Fiery Obama: “Pass this bill”… A surprising reaction from GOP leaders: They didn’t reject the speech out of hand… Obama delivers remarks at 11:35 am ET in Richmond to sell his American Jobs Act… Terror threat before 9/11 anniversary… And Romney vs. Perry on Social Security continues.
*** “Pass this bill”: Before last night’s presidential speech on jobs and the economy, we asked what kind of Obama we’d see. Inspirational Obama? Conciliatory Obama? Fiery Obama? The answer was behind Door No. 3 -- Fiery Obama. He had a message to Congress, and he repeated it 17 times to make sure no one missed it: “Pass this bill.” The American Jobs Act, which he formally sends to Congress next week, calls for tax breaks for companies that hire new workers, an extension of unemployment benefits for another year, and keeping the payroll tax cuts for another year. What struck us was how simple Obama’s language was (for instance, he never uttered the word “infrastructure”). The speechwriting team actually finished this speech on the early side (for them). They knew exactly the tone they wanted to take for a week and decided that short and to the point was their best angle. Obama was also very specific in his remarks. And he demanded urgent action. “The next election is 14 months away, and the people who sent us here … they don’t have the luxury of waiting 14 months… They need help, and they need it now.”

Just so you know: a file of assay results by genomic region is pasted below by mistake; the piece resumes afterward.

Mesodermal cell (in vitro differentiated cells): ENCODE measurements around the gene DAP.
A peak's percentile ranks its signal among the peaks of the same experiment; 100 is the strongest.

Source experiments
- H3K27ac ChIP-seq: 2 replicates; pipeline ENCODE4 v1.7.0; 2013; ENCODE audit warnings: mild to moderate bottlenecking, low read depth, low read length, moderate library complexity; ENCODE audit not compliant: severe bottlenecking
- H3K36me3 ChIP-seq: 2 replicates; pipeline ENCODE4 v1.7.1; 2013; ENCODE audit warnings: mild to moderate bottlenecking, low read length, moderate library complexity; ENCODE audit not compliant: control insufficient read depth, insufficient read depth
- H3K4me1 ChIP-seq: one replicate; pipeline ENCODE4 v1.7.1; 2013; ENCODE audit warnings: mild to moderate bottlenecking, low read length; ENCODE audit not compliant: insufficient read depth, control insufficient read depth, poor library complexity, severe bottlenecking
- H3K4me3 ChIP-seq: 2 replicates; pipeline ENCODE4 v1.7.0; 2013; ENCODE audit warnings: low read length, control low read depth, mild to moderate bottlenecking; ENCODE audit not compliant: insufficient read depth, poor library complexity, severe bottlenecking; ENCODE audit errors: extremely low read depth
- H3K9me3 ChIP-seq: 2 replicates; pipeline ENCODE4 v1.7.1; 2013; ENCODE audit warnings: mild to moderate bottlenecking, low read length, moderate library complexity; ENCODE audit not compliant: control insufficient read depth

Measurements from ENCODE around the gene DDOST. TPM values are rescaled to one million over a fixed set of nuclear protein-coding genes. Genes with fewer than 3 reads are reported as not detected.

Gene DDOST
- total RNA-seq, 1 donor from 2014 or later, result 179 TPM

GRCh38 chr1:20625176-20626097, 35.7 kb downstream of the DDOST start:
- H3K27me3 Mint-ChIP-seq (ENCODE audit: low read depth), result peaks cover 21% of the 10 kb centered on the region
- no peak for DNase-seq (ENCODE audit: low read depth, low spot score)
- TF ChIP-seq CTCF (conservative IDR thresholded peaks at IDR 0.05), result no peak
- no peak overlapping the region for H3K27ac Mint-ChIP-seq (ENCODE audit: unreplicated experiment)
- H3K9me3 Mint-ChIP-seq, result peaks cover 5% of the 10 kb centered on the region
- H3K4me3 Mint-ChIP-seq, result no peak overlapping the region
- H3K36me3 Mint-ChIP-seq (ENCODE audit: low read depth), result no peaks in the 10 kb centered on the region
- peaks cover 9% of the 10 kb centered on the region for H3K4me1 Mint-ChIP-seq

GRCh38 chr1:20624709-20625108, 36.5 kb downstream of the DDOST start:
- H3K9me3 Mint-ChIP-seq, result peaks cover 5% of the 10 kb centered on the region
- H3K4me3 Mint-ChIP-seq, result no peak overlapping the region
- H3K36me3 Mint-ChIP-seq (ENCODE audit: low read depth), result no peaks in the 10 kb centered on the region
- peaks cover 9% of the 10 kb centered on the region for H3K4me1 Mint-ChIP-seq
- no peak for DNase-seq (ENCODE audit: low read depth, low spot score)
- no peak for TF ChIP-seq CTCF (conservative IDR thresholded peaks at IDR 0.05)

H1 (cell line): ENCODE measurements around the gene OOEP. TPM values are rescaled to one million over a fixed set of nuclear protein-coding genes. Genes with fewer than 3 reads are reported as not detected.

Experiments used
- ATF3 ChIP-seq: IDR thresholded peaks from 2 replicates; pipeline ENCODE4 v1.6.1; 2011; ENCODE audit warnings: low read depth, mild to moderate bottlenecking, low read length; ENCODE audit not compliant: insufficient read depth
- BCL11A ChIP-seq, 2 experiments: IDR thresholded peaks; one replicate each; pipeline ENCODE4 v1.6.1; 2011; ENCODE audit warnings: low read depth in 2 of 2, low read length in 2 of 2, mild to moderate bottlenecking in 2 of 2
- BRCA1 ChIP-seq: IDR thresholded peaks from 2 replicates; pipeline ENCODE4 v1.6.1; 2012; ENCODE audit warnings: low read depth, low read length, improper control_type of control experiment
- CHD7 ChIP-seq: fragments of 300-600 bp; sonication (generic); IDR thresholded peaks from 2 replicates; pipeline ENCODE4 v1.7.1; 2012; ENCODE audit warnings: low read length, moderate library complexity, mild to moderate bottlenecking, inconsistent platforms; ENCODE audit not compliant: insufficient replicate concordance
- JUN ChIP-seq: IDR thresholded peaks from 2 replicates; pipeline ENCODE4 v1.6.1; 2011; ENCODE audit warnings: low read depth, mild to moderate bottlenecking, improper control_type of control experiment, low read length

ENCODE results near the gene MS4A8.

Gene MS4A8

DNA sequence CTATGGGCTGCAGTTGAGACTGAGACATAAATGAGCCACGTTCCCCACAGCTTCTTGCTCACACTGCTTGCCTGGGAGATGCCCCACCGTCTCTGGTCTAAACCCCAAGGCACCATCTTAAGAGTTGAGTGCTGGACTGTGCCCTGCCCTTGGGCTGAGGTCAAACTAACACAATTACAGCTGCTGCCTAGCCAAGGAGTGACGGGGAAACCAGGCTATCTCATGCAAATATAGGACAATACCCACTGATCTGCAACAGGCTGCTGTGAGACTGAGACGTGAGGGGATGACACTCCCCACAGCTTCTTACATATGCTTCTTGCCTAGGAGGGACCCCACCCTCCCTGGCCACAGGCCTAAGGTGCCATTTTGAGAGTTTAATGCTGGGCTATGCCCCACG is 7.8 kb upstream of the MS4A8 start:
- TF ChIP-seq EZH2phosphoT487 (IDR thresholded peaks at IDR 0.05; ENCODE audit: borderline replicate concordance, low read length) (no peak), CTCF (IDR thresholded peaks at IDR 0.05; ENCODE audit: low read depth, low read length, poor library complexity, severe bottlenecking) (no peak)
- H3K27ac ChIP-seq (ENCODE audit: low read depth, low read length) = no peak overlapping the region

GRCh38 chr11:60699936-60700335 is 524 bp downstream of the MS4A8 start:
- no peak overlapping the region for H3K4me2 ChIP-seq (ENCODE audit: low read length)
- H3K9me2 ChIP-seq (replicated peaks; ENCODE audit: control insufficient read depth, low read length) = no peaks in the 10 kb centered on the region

*** A surprising reaction from GOP leaders: The Republican reaction to the president’s remarks was almost as interesting as the speech. The leadership was conciliatory. House Speaker Boehner issued this statement: “The proposals the president outlined tonight merit consideration. We hope he gives serious consideration to our ideas as well.” While House Majority Leader Cantor didn’t like Obama’s all-or-nothing approach, he said this: “What we should do is go for the things in the package that we both can agree on.” The GOP leadership reads polls and cares about them. That’s never been the issue. What is the issue: the party’s rank-and-file and its presidential candidates (all of whom released statements last night criticizing Obama’s speech). So the challenge for House GOP leaders -- and the Obama White House -- is how they bring along the base and the presidential candidates. Realistically, if half of the proposal gets passed, the White House would see that has a victory.